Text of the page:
Double-barrel STA-MCA bypass for cerebral revascularization: lessons learned from a 10-year experience

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  • 1 Department of Neurosurgery, Baylor College of Medicine, Houston, Texas;
  • | 2 Department of Neurosurgery, College of Human Medicine, Michigan State University, Southfield, Michigan;
  • | 3 Department of Neurosurgery, University of Maryland School of Medicine, Baltimore, Maryland; and
  • | 4 St. Luke's Health System, Boise, Idaho
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OBJECTIVE

In select patients, extracranial-intracranial (EC-IC) bypass remains an important tool for cerebral revascularization. Traditionally, superficial temporal artery–middle cerebral artery (STA-MCA) bypass was performed using one limb of the STA only. In an attempt to augment flow and to direct flow to different ischemic areas of the brain, the authors adopted a “double-barrel” technique in which both branches of the STA are used to revascularize distinct MCA territories.

METHODS

A series of consecutive double-barrel STA-MCA bypasses performed between 2010 and 2020 were reviewed. Each anastomosis was directed to augment flow to a territory most at risk based on preoperative perfusion studies, cerebral angiography, and intraoperative indocyanine green data. CT perfusion and CTA were routinely used to evaluate postoperative augmentation and graft patency. Patient perioperative outcomes, surgical complications, and modified Rankin Scale (mRS) scores at the last follow-up were reported.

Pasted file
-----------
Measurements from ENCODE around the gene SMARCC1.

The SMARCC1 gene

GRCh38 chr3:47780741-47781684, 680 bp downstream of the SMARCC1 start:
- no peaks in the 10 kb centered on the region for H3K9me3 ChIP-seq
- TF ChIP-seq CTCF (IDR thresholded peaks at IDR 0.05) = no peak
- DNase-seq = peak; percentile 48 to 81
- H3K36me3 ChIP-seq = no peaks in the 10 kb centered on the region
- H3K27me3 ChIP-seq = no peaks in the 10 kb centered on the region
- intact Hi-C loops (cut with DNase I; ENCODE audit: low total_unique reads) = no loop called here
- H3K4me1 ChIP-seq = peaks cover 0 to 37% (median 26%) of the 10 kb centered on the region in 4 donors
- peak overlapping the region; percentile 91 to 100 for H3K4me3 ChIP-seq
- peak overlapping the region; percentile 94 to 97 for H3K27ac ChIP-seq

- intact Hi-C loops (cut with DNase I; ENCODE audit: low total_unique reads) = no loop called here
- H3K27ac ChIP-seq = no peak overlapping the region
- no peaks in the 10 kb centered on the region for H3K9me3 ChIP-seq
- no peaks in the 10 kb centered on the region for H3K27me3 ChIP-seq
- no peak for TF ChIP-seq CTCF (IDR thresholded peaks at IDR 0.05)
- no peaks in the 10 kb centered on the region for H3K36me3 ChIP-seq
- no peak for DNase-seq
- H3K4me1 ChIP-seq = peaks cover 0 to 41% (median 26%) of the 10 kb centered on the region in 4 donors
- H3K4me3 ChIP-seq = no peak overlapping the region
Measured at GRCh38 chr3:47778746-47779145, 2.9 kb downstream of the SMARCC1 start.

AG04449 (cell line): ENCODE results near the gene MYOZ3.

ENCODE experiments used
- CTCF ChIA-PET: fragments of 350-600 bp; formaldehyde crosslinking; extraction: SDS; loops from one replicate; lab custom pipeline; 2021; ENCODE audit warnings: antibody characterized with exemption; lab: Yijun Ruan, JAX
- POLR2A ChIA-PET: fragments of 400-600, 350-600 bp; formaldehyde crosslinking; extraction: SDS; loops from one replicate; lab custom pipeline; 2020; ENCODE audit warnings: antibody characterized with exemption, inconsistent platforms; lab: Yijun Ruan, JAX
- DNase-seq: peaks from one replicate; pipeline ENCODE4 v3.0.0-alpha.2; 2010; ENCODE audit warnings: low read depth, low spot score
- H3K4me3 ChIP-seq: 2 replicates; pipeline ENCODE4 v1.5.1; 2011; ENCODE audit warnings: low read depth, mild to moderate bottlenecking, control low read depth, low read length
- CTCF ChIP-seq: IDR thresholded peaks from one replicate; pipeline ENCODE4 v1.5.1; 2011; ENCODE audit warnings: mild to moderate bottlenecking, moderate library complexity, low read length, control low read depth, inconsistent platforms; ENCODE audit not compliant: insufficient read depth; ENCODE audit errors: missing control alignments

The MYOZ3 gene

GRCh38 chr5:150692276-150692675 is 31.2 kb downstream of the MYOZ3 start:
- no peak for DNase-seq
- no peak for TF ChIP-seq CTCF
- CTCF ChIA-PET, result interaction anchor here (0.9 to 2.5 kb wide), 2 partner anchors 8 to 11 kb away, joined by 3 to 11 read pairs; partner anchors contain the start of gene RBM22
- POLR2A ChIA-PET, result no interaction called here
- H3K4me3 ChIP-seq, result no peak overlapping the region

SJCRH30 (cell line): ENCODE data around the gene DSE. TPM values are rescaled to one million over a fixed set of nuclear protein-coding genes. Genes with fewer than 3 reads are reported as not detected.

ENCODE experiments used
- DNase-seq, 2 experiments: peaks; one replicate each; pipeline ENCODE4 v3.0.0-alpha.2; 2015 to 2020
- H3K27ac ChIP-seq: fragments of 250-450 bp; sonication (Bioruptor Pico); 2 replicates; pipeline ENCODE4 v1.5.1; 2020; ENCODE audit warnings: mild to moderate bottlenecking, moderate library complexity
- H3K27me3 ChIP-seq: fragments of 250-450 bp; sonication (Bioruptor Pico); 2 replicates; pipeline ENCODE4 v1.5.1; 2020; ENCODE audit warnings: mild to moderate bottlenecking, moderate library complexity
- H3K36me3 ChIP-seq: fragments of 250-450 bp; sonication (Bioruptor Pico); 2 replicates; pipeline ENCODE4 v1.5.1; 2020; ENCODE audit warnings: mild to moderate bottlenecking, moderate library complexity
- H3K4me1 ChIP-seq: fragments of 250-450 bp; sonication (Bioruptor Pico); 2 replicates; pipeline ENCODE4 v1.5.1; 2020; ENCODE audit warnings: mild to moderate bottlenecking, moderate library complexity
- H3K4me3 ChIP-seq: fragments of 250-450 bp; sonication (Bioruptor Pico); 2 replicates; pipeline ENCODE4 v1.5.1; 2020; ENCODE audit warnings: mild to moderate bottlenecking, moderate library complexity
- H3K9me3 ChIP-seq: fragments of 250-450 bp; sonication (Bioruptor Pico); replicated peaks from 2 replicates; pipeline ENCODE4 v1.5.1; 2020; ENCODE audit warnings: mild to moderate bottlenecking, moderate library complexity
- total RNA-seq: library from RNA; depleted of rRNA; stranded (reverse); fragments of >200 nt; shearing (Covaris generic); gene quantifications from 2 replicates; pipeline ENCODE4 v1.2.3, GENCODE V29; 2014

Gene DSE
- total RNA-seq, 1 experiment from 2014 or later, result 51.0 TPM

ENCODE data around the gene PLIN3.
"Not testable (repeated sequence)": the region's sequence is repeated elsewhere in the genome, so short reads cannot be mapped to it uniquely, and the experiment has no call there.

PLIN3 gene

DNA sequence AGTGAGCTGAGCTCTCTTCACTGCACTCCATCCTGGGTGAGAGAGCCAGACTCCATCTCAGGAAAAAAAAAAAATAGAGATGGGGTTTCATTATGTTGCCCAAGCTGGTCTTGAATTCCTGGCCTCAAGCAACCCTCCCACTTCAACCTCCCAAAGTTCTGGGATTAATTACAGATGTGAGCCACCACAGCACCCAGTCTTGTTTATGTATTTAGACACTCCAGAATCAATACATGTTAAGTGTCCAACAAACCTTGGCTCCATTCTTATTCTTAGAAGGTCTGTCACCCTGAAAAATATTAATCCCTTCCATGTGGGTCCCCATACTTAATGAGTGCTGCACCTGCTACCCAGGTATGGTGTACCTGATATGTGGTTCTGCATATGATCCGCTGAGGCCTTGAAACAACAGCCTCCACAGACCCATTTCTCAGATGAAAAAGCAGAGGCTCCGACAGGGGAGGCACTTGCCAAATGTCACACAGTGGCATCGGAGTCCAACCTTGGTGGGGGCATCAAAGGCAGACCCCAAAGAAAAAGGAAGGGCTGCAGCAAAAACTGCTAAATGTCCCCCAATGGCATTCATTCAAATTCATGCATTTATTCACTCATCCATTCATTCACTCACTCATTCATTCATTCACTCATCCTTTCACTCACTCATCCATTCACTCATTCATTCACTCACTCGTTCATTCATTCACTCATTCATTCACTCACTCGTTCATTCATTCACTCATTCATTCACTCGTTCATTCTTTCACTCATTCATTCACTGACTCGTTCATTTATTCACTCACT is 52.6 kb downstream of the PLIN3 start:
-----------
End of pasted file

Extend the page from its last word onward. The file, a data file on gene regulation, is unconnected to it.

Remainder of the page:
RESULTS

Forty-four patients (16 males, 28 females) successfully underwent double-barrel STA-MCA bypass on 54 cerebral hemispheres: 28 operations were for moyamoya disease, 23 for atherosclerotic disease refractory to medical therapy, 2 for complex cerebral aneurysms, and 1 for carotid occlusion as a sequela of cavernous meningioma growth. Ten patients underwent multiple operations, 9 of whom had moyamoya disease/syndrome, with the subsequent operation on the contralateral hemisphere. The average patient age at surgery was 45.1 years (range 14–73 years), with a mean follow-up time of 22.1 months. Intraoperative graft patency was confirmed in 100% of cases, and 101 (98.1%) of the 103 anastomoses with imaging follow-up were patent. Perfusion to the revascularized hemisphere was improved in 88.2% of cases. Perioperative ischemic and hemorrhagic complications occurred in 8 procedures (2 were asymptomatic), whereas remote ischemic and hemorrhagic events occurred in 7 cases. There was no mortality in the series, and the mean patient mRS scores were 1.72 at presentation and 1.15 at the last follow-up.

CONCLUSIONS

The high rates of intraoperative and postoperative patency support the feasibility of dual-anastomosis STA-MCA bypass for revascularization. The perioperative complication rate is not significantly different from that of single-anastomosis bypass. The functional outcomes at follow-up and perfusion improvement postoperatively support the efficacy and safety of this method as a treatment strategy.

ABBREVIATIONS

COSS = Carotid Occlusion Surgery Study; CTP = CT perfusion; EC-IC = extracranial-intracranial; ICG = indocyanine green; ICH = intracerebral hemorrhage; MCA = middle cerebral artery; MMA = middle meningeal artery; mRS = modified Rankin Scale; SDH = subdural hematoma; STA = superficial temporal artery.

Illustration from Fan et al. (pp 1298–1309). Copyright Jun Fan. Published with permission.

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